The baboon before the raid
Post shower and baboon raid – cleaning the basket full of smooshed avo! 

We had an enjoyable braai, despite losing some of our food, and settled in for a reasonable night’s sleep with lion and hyaenas serenading us. 

 We had a lie in next morning, enjoyed a leisurely breakfast, a repair or two after all the rattling, packed up, filled up with diesel in Seronera, then headed north to Lobo. 

The southern Serengeti is vast grassy plains, interspersed with trees, and the in areas, some granite koppies dot the plains. The further north one goes the hiller it becomes, moister. 

One sees zebra, impala (in the more wooded areas), Grant’s gazelle, Masaai Giraffe, buffalo, Coke’s Hartebeest, and if you are lucky through the tall grass you spy a few predators.  We saw hyaena, black-backed jackal and a bat eared fox, cunningly spotted by Emma. 

Coke’s Hartebeest
Superb Starling
Woodland Kingfisher

Well hidden bat-eared fox

 We wound our way up the hills to Lobo – the public campsite is located behind a lodge/hotel – you can’t see it, mercifully, as the campsite is around the hill. 

The hills are granite boulders, weathered over millennia, with beautiful views over the plains and hills.  The campsite is on a grassy slope at the base of beautiful boulders.  The ablution block, again, is small – 2 loos for ladies, 2 cold showers – and not on a fabulous state.  We arrived around 2 pm – early, thank goodness for 2 reasons – as we were setting up, the rain started, and then more and more safari vehicles arrived disgorging tourists on the camp safaris – little bell tents popping up everywhere – we were surrounded by Italians, Canadians, Swiss, Spanish etc etc.  So the ablutions facilities were totally inadequate.  Anyway, we were fine.  Rich and Emma cooked a delicious supper – left over steak used to make wraps – with various additions.  Perfect camp food!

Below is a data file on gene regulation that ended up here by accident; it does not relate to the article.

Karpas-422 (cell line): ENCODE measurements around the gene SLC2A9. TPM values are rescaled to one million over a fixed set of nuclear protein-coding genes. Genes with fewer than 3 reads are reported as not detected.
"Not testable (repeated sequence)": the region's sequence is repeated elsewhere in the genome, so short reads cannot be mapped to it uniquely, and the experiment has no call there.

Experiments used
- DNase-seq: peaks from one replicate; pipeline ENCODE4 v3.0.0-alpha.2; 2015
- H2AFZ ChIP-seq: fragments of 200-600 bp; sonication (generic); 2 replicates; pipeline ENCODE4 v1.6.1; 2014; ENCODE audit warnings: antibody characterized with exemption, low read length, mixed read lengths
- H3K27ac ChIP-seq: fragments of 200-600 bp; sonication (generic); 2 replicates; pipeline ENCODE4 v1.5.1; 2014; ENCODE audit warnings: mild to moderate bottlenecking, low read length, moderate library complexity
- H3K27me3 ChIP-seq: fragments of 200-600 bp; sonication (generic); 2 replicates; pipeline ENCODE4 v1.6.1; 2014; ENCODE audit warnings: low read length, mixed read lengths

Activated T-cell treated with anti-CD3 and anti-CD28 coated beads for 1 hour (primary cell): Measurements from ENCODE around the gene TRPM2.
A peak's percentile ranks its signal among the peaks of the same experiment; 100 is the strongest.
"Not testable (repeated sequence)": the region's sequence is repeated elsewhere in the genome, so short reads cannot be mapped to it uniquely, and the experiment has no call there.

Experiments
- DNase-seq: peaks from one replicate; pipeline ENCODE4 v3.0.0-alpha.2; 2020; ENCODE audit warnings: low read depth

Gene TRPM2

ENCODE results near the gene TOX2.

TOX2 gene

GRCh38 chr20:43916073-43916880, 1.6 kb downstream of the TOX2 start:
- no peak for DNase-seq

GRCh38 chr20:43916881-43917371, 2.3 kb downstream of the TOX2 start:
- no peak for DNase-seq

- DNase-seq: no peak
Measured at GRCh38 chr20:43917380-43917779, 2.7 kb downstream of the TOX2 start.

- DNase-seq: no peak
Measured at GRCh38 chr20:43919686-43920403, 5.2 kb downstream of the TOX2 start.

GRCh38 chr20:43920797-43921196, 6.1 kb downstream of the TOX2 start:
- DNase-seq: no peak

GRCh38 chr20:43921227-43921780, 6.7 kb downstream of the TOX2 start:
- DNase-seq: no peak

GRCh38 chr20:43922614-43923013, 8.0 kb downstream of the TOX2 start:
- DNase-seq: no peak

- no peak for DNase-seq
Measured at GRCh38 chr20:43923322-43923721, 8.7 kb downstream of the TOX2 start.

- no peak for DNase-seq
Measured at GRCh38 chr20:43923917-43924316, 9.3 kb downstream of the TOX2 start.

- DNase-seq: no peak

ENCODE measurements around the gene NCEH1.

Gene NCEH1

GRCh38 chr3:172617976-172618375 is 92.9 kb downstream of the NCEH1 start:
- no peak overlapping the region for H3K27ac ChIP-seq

Lobo Public campsite
We found the only vague piece of flat ground
Unseasonal African Rain
Happy Camper

 Other camp visitors, who enjoyed raiding the kitchen area where the various safari chefs were trying to prepare meals for the hordes, was a resident troop of olive baboons – sneaky antics, and not shy!  Rich made good use of his catapult to keep them at bay – trick was not to hit a tourist!  A buffalo, that Emma named Boris munched his way around the front of the camp – little unnerving, but really, the buffalo and elephant are the most chilled I have come across – still, huge respect and keep a healthy distance.


Beautiful Olive Baboon of the Lobo area
Martial Eagle